Nevertheless, the Paletta estate appealed to the Supreme Court (a move predicted by Canadian Accountant in 2022), which dismissed the appeal with costs, reversing the decision by Justice Spiro, and finally closing the case.
Who supervises the Minister of National Revenue?
Unlike the Paletta case, the Supreme Court said it would hear the appeal of Iris Technologies (Iristel), albeit with another case, Dow Chemical Canada ULC v. His Majesty the King. The question in both cases is, what, if any, court has authority and jurisdiction to review the conduct of the Minister of National Revenue?
Iristel sued the CRA for $275-million over a sales tax battle in which the agency alleged the company had engaged in a tax avoidance “carousel scheme." The company countered that the CRA did not understand the wireless business and its decision to withhold tax refunds was hurting the company’s business.
In the Dow Chemical case, the Minister declined a request to reduce the amount of the company’s assessement, and Dow wanted to challenge the decision, but it was unclear whether the Tax Court or Federal Court had jurisdiction to do so. In the Iristel case, the courts have acknowledged that a clear dispute about refunds exists between the parties, but disagree as to whether the Court could compel the payment of refunds.
“The jurisdictional boundaries between the Tax Court of Canada and Federal Court over taxation matters has often been a trap for taxpayers,” writes Alexei Paish of Thorsteinssons LLP. Iristel sought an order to compel the Minister to release millions of dollars in refunds. The CRA contended that the matter should be dismissed because the issues Iristel is raising are moot; the Court ruled against the CRA and the the case proceeded to the Federal Court of Appeal, which granted the Minister’s motion to dismiss the appeal.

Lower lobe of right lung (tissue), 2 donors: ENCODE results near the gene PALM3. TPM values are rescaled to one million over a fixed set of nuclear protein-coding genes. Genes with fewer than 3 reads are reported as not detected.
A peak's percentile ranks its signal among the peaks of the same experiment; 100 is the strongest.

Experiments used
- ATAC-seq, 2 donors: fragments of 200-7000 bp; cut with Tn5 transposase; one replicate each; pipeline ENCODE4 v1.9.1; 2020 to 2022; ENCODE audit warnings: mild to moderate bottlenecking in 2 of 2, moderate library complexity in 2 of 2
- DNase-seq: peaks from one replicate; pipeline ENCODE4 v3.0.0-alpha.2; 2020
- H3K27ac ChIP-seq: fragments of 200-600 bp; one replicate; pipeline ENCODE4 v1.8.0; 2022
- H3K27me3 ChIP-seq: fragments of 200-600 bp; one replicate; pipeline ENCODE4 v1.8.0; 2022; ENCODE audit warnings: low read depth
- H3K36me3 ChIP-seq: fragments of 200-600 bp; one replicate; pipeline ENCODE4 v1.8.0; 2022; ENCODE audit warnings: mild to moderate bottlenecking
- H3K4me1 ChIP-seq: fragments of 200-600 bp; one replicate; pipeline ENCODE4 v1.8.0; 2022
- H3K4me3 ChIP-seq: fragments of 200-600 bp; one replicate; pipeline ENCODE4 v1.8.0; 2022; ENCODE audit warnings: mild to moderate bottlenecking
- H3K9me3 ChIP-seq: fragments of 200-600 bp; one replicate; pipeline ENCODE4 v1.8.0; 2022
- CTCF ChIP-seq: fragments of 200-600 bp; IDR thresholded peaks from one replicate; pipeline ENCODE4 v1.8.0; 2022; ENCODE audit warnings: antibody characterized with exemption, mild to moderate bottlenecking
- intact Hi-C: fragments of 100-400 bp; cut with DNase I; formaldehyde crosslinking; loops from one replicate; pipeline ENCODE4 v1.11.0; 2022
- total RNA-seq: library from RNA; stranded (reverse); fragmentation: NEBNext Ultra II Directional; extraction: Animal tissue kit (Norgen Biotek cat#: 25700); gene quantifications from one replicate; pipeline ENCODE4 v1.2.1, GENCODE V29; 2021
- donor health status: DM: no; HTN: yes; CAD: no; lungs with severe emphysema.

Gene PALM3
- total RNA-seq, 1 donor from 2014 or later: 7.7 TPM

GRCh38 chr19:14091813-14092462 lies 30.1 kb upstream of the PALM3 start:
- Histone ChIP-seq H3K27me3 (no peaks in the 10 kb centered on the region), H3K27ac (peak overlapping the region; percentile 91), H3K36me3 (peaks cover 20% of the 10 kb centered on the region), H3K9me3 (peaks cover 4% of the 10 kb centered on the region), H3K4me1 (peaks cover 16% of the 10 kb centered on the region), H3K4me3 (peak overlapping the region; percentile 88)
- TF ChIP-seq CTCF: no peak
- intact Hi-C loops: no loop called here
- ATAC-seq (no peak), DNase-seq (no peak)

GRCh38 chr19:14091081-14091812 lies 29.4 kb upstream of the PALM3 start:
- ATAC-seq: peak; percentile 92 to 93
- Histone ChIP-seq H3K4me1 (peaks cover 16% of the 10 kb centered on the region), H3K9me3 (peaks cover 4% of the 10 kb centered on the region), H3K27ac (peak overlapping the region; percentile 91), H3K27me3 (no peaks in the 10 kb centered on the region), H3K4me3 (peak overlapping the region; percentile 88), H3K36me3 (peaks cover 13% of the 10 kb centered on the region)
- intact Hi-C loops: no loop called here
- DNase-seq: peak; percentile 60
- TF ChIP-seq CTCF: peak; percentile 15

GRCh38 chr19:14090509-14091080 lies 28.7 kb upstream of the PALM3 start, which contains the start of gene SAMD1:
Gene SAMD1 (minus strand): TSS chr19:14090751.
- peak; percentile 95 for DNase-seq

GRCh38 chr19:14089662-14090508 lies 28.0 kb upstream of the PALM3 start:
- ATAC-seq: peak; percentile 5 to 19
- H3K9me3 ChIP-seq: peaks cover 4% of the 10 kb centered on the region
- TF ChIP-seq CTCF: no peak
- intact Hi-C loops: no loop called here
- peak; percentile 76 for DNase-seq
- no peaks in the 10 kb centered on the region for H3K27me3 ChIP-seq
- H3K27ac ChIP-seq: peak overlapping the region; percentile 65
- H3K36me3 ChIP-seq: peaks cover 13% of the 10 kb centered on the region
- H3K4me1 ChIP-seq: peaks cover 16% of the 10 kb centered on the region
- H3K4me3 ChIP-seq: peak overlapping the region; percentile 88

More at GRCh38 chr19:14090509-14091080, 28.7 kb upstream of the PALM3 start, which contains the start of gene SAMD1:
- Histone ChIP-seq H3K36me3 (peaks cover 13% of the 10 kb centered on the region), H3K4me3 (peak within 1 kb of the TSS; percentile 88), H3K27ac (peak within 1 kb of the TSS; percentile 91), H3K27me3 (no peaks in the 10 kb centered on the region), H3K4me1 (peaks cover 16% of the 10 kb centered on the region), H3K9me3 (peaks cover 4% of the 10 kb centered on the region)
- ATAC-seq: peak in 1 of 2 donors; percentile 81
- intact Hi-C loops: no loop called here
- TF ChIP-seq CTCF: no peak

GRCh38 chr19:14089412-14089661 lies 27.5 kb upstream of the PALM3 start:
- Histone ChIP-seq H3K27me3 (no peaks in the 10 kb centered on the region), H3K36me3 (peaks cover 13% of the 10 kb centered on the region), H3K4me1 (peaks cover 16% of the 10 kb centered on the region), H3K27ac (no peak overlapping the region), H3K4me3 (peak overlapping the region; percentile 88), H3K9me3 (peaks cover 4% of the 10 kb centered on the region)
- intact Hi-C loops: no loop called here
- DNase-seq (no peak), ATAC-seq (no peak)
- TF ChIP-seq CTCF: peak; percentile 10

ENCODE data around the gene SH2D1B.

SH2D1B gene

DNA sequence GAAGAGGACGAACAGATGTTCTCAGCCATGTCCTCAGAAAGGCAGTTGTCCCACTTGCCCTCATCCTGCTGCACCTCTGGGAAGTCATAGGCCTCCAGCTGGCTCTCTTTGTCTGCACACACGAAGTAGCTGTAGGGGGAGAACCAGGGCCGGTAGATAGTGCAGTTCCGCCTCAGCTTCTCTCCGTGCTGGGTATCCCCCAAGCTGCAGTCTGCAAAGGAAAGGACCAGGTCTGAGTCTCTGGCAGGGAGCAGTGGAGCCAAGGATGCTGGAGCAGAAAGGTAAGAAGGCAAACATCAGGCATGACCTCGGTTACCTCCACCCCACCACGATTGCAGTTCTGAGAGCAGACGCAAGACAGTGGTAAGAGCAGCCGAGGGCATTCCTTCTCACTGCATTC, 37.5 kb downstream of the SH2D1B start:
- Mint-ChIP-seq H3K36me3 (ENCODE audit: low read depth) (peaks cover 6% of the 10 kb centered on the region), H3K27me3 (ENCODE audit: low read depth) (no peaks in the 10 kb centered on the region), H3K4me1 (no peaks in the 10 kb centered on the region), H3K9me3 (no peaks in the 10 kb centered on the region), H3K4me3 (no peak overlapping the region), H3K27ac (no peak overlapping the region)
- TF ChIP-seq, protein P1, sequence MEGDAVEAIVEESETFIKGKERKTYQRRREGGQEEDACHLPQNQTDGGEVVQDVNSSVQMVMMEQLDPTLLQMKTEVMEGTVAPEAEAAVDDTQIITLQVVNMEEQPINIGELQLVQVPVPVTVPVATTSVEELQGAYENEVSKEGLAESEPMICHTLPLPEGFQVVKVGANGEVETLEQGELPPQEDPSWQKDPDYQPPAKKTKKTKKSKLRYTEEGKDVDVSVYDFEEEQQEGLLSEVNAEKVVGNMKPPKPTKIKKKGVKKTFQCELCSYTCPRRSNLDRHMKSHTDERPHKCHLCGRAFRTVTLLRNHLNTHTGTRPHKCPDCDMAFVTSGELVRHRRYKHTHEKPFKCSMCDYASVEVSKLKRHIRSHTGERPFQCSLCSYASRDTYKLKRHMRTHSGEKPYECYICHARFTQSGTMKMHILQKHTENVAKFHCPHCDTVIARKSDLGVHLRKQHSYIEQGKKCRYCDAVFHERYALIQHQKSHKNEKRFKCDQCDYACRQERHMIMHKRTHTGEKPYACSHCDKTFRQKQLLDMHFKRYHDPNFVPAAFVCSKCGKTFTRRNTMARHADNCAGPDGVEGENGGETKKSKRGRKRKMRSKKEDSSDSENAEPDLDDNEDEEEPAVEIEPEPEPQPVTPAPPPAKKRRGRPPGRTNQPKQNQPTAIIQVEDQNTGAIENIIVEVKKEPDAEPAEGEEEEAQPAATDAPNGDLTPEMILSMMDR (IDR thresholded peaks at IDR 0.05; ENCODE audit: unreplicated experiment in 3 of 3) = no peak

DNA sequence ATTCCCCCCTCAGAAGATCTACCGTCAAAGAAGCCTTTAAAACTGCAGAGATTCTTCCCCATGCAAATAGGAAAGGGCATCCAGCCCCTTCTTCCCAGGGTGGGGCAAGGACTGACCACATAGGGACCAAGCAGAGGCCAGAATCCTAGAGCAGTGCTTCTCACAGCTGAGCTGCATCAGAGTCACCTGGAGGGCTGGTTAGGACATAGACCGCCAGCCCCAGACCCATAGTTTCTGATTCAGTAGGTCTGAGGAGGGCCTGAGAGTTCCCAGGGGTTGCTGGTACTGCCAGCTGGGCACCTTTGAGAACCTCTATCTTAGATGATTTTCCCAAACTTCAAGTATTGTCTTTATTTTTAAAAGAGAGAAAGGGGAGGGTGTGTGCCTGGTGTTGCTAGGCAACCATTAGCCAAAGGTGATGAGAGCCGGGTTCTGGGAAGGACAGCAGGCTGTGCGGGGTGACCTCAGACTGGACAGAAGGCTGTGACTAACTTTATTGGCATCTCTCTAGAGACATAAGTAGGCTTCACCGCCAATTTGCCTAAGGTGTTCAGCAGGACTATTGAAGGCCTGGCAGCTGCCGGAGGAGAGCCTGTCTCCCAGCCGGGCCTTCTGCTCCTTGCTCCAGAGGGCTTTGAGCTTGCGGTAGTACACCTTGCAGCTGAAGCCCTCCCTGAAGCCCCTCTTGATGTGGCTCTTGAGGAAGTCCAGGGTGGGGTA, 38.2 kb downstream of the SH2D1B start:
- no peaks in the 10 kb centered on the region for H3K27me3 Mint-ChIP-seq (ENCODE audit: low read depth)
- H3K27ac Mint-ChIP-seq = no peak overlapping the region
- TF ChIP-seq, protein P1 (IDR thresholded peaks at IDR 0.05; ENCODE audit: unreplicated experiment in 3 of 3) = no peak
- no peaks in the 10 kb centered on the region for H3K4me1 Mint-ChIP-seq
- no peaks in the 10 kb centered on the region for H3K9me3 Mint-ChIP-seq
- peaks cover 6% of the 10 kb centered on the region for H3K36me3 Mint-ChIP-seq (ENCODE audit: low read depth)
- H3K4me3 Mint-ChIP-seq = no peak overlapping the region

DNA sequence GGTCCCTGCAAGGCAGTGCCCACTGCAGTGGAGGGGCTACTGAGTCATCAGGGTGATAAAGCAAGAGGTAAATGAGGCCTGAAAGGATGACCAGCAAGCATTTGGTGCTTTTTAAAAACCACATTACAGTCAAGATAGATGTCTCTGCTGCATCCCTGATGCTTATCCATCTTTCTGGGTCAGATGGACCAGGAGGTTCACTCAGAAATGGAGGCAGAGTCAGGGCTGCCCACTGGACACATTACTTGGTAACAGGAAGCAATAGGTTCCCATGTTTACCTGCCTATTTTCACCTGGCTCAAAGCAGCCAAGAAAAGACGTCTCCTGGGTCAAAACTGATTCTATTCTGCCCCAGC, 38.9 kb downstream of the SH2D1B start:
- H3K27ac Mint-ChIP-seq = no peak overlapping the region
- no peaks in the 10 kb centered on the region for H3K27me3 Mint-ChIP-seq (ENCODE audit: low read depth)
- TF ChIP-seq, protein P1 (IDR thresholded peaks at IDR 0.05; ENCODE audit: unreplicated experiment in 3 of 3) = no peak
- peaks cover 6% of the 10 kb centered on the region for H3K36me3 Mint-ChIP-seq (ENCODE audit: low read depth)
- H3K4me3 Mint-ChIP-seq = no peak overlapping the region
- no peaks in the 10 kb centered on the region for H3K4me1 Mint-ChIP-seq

“Selecting the appropriate jurisdiction is an important first step in all tax litigation,” writes Paish. “Iris Technologies confirms that jurisdictional matters must be considered throughout the course of the litigation process to ensure a timely and proper resolution.”
Retroactive tax planning never saintly
Finally, a case of three strikes and you’re out, for the St. Benedict Catholic Secondary School Trust. The trust had a leasehold interest in a school property and claimed certain amounts as capital cost allowance (CCA) in filing its tax returns over a number of years. The CRA reassessed the Trust’s tax liability and denied the non-capital loss claim because the time period within which the losses could be carried forward had expired.
The Trust did not challenge the CRA’s claim that the NCLs had expired, but instead raised the argument that it had realized a terminal loss in 2017 when it disposed of its leasehold interest. The Trust lost its case before the Tax Court of Canada, then the Federal Court of Appeal, which said the Trust was trying to amend its prior years’ returns, and the Supreme Court dismissed its leave to appeal.
In the words of HKL Tax Law:
Thus, the Trust had a choice to make when it filed its tax returns for 1997 to 2003: claim CCA in order to generate NCLs to use in future years, knowing that those NCLs may expire, or not claim CCA and potentially have less NCLs to use, although a higher undepreciated capital cost (“UCC”) balance that does not expire. The Trust made its decision and the FCA held it to its decision.
Or, in the words of Marcil Lavallée: “Usually, the CRA allows changes to past returns if a deduction has been overlooked. However, the CRA will deny requests to change past CCA claims, if the purpose is considered to be “retroactive tax planning”, because you have later determined that you did or didn’t want to claim CCA in a particular year.”
The decision by the FCA may have broader implications, according to tax professionals, as the CRA, which may have been more lenient in the past, cannot change a taxpayer’s decision to make an election.
By Canadian Accountant staff.